Matt Calkins: Jockey enjoys bucking the odds

Commentary: Matt Calkins

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PORTLAND -- Marbles knows.

“I’ve never really seen a horse run like that for anybody,” said David Singer, a jockey’s agent better known as Marbles. “She has unlimited potential.”

Burro knows, too.

“I told her to remember me when she becomes famous,” said Felimon Alvarado, a horse trainer better known as, well...you get it. “With some people, they’re just so good, you can’t really explain it.”

And to think, when Eliska Kubinova first began working at the track, it would take weeks before anybody would let her on a horse. Had those stubborn burros lost their marbles?

Apparently so -- because last Wednesday, the former Vancouver resident won six out of 10 races at Portland Meadows. The Wednesday before, Kubinova landed in the winner’s circle five times.

A good chunk of these victories were a byproduct of patience and daring that made certain veterans look like dude-ranch tourists. Someone needs tell her -- the rookie isn’t supposed to be doing the hazing.

Of course, had anybody suggested that the 23-year-old would be having this kind of success six months ago, she’d be the first to set the odds at 1000-to-1. It had been less than a year since Kubinova had left the Czech Republic for the United States, and her desired occupation at the time wasn’t jockey but rather nanny.

That is what she worked as for six months in upstate New York as a means of experiencing life in America -- living with a host family introduced to her through an agency that facilitates foreign travel. But it turned out that sitting kids didn’t have the same thrill as sitting in the saddle, so Eliska moved to Seattle to try her luck at the track.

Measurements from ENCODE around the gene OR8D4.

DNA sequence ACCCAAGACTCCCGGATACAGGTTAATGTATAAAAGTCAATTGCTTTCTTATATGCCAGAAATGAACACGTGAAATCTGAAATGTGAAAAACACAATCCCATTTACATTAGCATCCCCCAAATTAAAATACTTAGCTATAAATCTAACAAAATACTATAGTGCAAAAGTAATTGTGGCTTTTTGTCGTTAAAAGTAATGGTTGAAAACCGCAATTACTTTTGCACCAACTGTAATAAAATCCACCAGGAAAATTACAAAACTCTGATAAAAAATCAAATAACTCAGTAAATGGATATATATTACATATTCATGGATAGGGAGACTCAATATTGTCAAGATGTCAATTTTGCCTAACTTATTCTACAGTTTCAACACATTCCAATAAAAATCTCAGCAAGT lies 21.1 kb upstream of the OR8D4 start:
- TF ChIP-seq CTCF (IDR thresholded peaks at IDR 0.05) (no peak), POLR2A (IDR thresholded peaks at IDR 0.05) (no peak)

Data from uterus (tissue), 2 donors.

It’s not as though Kubinova was an equine amateur. At the age of 15, she chose jockey school over architecture school at the urging of her mother, and spent three years learning the finer points of riding.

However, when she migrated to Washington in pursuit of a job at Emerald Downs in Auburn, actual racing was not on Eliska’s to-do list.

“I just wanted to gallop,” said Kubinova, referring to riding horses during practice sessions. “But my trainer Dan Kenney told me that he would get me to change my mind about it.”

Kenney did just that, but not after several weeks in which Kubinova would show up to the track asking if she could help, only to be rebuffed by just about everyone she approached. Eventually, esteemed trainer Doris Harwood would aid Eliska in attaining her galloping license, and after a touch of seasoning and a hint of persuasion -- she...was...off!

Kubinova won her first race at Emerald Downs in her second week as a jockey. Marbles signed on as her agent after watching just three races on TV.

And heading into the final race day Wednesday, Eliska has climbed into second place in the Portland Meadows rider standings while having won 14 of her past 34 starts.

“Are you going to give me a hard time, too?” said Portland Meadows jockey Javier Matias when asked about Kubinova, who has cut deeply into his lead in the jockey standings this month. “People are always like ‘she’s going to beat you.’ Right now, she’s hot...Sometimes she’s dangerous.”

Yes, regardless of whether she wins or places, Eliska is always good for a show. She is not intimidated by traffic or tight spots, which keeps her forever competitive.

Additionally, trainers such as Nick Lowe praise the soft touch that gets horses to “like her.” But as Kubinova explains it, “I’m not strong enough to be physical with them. I have to run my own way.”

Eliska, who now lives in Auburn, hasn’t made up enough ground on Matias to take over first place Wednesday. Even so, this may be your last chance to catch Kubinova at the track.

Portland Meadows trainer Chris Sutton thinks her talent could very well land Kubinova in Southern California, making it so “you won’t be even be able to get her on a horse here next year.”

Doesn’t leave much time to give her a nickname like Marbles or Burro.

Hmmm. Well, she is getting her bettors paid.

Czechbook, anyone?

Matt Calkins can be contacted at 360-735-4528 or matt.calkins@columbian.com